VSENSE = ISENSE • RSENSE

VOUT = 8(VSENSE) + VBIAS

Although a –3A to 2A range was selected for this illustration, other current ranges can be accommodated by a simple change in value of the sense resistor. The correct RSENSE value is derived so that the product of the maximum sense current and the sense resistor value is equal to the desired maximum sense voltage(250mV for 12-bit resolution). For instance, the value of the sense resistor to sense a maximum current of 10A is 250mV/10A = 0.025Ω. The smallest measurable current is then 10A/4096 counts = 2.44mA/count. If only10-bit resolution is desired, then the full-scale voltage can be reduced to 60mV and RSENSE reduced to 0.006Ω. Ensure that the power dissipated in the sense resistor, IMAX2 • RSENSE, does not exceed the maximum power rating of the resistor.

Conclusion

The LT1787 high side current sense amplifier provides an easy-to-use method of sensing current with 12-bit resolution for a multiplicity of application areas. The part can operate to 60V, making it ideal for higher voltage systems in telecom or industrial applications. Additionally, the part can fi nd application in battery-powered, handheld equipment and computers, where the need for gauging the amount of current consumed and/or the amount of charge remaining in the battery is critical.

Theory of Operation (See Figure 3)

Inputs VS+ and VS apply the sense voltage to matched resistors RG1 and RG2. The opposite ends of resistors RG1 and RG2 are forced to be at equal potentials by the voltage gain of amplifier A1. The currents through RG1 and RG2 are forced to flow through transistors Q1 and Q2 and are summed at node VOUT by the 1:1 current mirror. The net current from RG1 and RG2 flowing through resistor ROUT gives a voltage gain of eight. Positive sense voltages result in VOUT being positive with respect to pin VBIAS.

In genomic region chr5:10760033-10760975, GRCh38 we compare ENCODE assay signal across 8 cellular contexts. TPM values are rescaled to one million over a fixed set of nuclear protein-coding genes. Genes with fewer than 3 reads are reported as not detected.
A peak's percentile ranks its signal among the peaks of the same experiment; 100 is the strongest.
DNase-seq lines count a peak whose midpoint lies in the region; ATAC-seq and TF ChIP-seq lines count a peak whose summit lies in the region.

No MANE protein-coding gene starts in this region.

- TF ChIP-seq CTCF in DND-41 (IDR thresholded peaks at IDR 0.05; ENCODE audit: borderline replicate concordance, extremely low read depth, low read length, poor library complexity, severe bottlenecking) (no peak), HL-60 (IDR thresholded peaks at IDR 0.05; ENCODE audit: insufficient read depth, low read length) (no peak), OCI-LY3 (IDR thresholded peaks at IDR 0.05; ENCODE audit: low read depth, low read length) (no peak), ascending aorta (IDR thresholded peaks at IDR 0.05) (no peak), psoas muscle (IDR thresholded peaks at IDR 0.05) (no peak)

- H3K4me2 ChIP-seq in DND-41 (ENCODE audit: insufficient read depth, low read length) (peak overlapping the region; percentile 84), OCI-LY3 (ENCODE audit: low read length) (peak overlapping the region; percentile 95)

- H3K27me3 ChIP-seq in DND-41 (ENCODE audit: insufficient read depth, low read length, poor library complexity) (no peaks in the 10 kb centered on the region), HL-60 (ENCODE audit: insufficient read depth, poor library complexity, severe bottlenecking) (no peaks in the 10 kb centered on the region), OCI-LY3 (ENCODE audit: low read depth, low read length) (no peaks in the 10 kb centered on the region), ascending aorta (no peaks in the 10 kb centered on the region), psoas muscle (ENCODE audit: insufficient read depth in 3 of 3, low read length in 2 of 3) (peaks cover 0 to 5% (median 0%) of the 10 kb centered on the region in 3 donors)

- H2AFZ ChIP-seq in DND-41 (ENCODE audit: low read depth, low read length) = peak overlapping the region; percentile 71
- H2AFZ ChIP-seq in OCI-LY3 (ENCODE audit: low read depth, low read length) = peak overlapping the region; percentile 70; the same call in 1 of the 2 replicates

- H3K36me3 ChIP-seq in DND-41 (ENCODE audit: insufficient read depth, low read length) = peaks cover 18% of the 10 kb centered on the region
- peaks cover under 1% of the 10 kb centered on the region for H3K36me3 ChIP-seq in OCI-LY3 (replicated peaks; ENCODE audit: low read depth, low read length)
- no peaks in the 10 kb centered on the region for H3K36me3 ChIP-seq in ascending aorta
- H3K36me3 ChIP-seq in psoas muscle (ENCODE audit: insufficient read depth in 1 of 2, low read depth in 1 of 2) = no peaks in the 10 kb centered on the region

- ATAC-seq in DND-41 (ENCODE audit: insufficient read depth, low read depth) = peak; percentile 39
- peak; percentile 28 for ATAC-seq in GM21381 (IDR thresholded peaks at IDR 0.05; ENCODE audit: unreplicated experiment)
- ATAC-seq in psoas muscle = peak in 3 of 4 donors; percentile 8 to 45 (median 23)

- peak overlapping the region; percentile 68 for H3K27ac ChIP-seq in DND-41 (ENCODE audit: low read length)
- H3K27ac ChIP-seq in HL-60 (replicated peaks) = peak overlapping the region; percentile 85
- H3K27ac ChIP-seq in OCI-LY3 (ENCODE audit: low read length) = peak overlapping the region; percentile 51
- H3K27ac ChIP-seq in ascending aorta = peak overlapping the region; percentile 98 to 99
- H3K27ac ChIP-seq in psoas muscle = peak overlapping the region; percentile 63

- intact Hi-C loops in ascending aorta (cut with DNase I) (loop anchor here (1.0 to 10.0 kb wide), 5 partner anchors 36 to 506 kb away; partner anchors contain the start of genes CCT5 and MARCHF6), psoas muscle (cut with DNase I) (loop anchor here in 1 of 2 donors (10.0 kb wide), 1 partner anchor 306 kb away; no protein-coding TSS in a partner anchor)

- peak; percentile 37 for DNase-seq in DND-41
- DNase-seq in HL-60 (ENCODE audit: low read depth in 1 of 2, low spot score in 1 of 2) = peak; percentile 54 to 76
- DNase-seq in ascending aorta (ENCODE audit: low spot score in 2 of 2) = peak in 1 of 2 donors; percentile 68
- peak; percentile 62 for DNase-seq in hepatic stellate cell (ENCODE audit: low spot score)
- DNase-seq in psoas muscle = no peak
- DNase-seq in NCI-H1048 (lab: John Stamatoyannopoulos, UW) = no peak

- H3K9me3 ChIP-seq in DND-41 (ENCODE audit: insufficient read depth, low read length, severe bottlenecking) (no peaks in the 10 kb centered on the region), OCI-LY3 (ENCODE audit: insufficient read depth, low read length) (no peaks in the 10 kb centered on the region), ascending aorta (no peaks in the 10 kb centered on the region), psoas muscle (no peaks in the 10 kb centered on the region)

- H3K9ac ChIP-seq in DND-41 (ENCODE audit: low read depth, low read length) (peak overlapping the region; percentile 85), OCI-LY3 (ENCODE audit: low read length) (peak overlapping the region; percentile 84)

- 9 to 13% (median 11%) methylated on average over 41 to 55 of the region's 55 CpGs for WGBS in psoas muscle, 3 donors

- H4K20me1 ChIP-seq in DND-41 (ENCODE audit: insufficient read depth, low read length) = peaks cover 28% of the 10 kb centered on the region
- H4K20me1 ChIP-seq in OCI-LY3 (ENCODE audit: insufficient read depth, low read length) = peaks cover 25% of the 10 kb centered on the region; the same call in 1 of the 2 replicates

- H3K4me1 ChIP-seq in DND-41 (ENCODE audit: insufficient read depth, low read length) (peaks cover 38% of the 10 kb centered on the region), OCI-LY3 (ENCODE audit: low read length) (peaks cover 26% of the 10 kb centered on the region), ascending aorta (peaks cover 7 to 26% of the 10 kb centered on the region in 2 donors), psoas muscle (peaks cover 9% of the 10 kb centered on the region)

Pins VEE, VBIAS and VOUT may be connected in a variety of ways to interface with subsequent circuitry. Split supply and single supply output configurations are easily supported.

Supply current for amplifier A1 is drawn from the VS pin. The user may choose to include this current in the monitored current (through RSENSE) by careful choice of connection polarity.

Figure 3. LT1787 Functional Diagram.

Об авторах

Glen Brisebois

Glen Brisebois

Glen Brisebois is an applications engineer with the Signal Conditioning Group at Analog Devices in Silicon Valley. He attended the University of Alberta in Canada, achieving bachelor’s degrees in both physics and electrical engineering. He attempted monastic life for several years with both the Trappists and the Carthusians, but couldn’t stop thinking about circuits. He is now happily married with several children, and works a lot with circuits, but will sometimes advocate an ADC instead. His article “Signal Conditioning for High Impedance Sensors” at EDN magazine won the Best Article award of 2006.

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Richard Markell